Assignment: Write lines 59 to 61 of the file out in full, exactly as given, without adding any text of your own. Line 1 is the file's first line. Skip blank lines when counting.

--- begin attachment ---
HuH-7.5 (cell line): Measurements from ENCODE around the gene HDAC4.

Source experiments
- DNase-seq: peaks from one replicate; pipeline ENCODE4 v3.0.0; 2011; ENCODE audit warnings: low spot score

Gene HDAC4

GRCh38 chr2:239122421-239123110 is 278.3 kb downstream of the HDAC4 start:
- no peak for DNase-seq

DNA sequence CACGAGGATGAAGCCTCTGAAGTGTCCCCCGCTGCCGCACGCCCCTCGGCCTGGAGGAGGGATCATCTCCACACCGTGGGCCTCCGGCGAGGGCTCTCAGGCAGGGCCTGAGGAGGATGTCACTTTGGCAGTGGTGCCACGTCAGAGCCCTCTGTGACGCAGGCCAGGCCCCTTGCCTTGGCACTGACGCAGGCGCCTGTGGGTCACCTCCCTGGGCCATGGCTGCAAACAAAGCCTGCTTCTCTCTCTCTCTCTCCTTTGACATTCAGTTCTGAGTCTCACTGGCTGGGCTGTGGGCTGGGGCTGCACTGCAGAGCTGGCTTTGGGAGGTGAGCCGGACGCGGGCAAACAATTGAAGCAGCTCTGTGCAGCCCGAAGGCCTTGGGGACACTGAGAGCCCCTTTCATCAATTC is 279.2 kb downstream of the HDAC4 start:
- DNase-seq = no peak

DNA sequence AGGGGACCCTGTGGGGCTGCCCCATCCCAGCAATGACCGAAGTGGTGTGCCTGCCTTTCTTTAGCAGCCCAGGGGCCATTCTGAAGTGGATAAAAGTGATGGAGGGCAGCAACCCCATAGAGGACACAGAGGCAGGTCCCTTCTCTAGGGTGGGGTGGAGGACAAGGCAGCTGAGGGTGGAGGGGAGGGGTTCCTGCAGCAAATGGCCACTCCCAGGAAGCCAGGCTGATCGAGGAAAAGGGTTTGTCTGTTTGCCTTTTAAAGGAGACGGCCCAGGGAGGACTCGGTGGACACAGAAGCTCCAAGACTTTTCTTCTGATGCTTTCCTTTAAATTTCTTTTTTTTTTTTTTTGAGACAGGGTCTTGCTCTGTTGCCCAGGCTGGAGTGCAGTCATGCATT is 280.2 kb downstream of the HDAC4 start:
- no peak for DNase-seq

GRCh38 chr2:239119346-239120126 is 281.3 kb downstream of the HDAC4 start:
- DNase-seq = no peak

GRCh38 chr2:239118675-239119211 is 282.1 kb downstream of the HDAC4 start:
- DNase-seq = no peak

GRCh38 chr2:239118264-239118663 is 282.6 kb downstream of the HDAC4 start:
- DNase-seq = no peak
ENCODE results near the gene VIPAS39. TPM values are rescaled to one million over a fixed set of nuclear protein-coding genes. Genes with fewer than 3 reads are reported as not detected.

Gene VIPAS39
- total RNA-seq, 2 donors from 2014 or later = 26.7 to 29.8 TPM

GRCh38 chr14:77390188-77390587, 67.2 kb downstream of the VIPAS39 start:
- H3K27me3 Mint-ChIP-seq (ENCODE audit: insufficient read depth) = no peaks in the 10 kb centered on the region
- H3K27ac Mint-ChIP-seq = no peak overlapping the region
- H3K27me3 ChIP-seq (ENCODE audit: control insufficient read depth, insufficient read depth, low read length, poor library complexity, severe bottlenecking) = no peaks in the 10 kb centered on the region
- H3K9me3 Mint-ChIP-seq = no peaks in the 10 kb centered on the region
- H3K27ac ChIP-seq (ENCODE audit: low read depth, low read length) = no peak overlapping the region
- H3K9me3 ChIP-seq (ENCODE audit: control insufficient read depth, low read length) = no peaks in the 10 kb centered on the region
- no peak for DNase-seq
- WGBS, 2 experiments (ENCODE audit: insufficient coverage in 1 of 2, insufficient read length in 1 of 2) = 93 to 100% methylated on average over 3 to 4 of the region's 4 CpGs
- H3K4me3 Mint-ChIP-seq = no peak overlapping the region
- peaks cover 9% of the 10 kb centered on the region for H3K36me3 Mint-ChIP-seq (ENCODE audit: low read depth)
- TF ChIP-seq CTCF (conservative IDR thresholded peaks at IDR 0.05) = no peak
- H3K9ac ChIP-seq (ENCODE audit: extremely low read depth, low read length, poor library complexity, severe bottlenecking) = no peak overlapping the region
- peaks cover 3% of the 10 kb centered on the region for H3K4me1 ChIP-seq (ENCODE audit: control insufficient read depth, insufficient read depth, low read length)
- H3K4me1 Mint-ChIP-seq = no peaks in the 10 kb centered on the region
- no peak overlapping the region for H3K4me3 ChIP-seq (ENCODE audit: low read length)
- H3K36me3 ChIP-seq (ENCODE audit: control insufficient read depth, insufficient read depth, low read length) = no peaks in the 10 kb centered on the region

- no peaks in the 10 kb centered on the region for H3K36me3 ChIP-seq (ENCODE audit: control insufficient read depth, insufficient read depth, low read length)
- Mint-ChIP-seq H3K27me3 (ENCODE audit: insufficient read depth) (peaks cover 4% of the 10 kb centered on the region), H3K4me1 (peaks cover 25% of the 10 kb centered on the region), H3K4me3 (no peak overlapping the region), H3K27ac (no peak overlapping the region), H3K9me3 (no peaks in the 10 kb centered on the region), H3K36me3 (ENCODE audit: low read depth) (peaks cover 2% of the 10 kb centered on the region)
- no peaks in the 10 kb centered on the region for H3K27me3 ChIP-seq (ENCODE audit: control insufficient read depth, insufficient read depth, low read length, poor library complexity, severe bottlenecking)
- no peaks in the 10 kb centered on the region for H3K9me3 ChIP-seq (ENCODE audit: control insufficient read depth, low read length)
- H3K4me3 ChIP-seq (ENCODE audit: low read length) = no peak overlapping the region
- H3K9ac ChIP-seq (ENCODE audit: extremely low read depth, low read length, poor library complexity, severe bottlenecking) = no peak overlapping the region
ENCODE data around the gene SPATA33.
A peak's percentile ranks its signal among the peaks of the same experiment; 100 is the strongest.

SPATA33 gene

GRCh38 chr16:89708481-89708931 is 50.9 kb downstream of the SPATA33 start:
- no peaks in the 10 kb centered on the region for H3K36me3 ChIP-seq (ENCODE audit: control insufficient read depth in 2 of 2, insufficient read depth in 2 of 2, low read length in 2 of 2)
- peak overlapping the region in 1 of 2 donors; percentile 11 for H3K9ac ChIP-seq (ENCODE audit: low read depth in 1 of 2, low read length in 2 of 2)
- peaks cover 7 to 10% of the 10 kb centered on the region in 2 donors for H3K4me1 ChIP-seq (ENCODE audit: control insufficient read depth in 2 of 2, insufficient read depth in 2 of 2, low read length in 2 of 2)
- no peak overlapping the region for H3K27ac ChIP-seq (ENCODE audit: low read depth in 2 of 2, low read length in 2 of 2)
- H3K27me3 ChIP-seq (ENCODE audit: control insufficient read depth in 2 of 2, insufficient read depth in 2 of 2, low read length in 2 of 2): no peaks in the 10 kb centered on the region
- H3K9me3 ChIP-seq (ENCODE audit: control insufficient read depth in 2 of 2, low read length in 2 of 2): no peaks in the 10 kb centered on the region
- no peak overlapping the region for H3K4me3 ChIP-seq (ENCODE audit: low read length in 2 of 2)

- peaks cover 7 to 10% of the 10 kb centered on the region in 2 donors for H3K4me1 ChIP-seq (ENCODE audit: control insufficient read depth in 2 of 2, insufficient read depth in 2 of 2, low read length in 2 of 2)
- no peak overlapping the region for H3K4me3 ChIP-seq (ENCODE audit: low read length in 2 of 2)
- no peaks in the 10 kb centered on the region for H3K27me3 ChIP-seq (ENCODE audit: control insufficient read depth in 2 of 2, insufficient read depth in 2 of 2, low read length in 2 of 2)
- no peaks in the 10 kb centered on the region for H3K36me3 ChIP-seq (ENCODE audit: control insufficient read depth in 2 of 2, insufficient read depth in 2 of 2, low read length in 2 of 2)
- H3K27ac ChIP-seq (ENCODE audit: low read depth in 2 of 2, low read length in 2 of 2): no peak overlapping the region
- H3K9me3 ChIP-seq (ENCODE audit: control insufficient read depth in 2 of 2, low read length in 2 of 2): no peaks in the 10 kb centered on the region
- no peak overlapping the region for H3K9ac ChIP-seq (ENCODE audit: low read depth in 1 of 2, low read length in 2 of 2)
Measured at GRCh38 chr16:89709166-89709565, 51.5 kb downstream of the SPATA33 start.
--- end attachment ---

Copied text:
- H3K9me3 ChIP-seq (ENCODE audit: control insufficient read depth in 2 of 2, low read length in 2 of 2): no peaks in the 10 kb centered on the region
- no peak overlapping the region for H3K9ac ChIP-seq (ENCODE audit: low read depth in 1 of 2, low read length in 2 of 2)
Measured at GRCh38 chr16:89709166-89709565, 51.5 kb downstream of the SPATA33 start.